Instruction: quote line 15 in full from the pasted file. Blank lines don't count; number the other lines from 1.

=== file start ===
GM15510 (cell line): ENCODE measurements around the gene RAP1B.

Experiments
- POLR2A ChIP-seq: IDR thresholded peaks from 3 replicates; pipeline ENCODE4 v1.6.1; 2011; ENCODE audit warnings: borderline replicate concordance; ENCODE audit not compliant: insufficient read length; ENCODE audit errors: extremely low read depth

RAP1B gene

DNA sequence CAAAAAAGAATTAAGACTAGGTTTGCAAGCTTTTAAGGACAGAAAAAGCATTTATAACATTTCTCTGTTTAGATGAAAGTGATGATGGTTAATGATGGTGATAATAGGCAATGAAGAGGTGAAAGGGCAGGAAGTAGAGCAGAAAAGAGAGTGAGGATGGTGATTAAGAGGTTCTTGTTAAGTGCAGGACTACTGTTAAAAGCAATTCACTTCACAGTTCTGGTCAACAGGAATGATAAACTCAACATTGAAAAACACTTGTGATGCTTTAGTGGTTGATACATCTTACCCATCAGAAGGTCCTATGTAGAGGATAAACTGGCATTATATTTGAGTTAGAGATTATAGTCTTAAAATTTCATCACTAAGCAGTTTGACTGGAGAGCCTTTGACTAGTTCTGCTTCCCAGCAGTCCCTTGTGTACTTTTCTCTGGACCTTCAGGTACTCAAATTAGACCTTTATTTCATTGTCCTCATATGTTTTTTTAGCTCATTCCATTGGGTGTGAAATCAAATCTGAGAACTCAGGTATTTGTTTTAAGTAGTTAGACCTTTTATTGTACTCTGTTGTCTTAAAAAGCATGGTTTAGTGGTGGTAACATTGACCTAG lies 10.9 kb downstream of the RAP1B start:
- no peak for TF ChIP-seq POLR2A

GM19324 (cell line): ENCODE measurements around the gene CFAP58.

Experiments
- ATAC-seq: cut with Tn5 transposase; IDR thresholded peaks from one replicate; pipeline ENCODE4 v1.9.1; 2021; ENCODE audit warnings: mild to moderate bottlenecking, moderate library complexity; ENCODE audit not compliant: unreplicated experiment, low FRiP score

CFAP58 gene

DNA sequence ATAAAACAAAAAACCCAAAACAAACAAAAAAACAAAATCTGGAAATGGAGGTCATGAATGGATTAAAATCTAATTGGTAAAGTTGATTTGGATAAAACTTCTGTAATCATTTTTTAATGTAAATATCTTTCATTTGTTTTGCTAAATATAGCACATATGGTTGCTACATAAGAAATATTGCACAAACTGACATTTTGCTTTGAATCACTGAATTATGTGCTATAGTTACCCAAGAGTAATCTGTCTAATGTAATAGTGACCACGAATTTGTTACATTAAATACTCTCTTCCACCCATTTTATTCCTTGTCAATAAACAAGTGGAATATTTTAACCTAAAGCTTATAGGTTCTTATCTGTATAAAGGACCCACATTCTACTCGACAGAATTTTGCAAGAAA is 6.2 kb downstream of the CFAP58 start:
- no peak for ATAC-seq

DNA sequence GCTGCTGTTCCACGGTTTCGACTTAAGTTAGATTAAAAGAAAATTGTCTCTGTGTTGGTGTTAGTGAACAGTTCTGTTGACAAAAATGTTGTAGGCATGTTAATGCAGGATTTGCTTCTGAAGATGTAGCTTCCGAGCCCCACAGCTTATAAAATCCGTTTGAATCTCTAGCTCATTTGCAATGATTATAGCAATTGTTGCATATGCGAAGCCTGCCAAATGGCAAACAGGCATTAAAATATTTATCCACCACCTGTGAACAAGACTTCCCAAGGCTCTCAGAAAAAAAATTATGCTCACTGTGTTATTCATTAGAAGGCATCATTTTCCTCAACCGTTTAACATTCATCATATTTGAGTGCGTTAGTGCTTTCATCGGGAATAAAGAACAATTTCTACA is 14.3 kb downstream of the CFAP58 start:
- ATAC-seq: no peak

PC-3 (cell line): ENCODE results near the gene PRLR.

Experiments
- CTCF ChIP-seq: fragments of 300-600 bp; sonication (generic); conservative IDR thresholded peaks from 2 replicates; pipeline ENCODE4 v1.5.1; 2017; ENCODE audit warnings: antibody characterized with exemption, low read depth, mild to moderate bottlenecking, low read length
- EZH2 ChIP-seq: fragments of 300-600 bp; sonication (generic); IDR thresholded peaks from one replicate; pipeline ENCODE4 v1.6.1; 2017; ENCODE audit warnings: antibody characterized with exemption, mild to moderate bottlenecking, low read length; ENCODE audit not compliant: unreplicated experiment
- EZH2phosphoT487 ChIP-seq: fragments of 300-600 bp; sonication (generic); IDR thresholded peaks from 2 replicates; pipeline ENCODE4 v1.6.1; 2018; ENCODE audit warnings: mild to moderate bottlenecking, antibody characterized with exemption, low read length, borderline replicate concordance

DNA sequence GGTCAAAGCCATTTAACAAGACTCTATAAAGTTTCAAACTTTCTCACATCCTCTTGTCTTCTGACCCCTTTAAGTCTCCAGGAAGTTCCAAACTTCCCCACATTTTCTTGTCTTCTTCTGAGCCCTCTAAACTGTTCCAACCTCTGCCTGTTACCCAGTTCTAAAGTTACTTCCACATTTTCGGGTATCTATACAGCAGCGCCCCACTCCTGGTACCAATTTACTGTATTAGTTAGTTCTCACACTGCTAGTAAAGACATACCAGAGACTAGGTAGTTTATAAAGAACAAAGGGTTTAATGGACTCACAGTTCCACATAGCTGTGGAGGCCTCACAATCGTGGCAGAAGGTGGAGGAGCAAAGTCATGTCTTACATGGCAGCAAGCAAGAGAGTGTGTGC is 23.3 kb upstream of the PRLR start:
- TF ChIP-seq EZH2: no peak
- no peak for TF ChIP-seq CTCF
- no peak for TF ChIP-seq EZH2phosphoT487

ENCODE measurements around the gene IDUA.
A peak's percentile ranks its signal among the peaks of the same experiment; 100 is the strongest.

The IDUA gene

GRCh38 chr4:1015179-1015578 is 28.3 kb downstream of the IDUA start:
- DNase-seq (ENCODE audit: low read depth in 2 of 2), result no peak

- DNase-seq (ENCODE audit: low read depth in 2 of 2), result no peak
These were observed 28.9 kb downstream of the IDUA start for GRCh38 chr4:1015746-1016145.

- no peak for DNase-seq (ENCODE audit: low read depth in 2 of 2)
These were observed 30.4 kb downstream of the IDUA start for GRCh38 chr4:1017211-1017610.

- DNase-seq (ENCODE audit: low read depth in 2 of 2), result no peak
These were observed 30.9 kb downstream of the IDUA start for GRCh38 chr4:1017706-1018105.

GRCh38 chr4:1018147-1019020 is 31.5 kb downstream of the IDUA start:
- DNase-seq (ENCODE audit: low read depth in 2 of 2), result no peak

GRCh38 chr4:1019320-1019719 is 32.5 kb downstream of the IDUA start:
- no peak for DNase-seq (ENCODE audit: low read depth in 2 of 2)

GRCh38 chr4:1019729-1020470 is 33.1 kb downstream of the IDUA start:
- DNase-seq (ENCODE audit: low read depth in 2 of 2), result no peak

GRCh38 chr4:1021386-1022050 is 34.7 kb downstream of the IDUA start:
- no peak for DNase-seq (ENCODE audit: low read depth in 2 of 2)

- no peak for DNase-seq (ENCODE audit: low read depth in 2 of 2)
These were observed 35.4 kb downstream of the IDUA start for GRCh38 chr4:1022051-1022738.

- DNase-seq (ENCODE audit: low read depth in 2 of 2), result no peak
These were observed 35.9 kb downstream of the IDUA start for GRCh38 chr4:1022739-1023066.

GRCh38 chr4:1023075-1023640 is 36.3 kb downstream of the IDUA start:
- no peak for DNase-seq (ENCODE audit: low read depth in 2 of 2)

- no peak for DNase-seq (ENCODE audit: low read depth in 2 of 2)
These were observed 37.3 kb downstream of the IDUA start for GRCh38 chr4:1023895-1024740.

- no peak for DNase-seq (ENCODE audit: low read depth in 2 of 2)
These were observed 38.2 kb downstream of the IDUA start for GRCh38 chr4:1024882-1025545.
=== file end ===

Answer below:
PC-3 (cell line): ENCODE results near the gene PRLR.